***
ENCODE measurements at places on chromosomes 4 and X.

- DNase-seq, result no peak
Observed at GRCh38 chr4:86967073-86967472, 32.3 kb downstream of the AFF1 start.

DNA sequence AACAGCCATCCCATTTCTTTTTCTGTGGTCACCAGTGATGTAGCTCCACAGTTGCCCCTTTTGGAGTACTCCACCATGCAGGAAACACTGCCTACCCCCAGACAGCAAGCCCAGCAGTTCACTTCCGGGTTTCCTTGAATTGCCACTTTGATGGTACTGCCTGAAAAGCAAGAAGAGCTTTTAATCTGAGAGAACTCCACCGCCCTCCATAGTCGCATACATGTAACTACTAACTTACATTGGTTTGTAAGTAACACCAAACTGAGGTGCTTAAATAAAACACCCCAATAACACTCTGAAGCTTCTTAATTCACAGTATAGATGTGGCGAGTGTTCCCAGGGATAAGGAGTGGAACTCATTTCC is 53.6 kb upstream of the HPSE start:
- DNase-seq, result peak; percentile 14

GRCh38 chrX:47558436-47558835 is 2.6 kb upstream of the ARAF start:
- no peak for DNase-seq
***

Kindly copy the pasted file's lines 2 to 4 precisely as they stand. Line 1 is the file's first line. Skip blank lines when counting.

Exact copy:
- DNase-seq, result no peak
Observed at GRCh38 chr4:86967073-86967472, 32.3 kb downstream of the AFF1 start.

DNA sequence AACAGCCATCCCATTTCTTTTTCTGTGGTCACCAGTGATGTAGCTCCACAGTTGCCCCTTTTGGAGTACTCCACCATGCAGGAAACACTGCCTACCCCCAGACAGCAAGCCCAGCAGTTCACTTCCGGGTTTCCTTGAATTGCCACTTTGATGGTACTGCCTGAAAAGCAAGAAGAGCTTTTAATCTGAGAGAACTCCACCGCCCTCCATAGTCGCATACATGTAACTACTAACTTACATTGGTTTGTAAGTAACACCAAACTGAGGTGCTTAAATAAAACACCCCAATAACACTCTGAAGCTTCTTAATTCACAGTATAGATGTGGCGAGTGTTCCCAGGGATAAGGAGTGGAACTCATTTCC is 53.6 kb upstream of the HPSE start: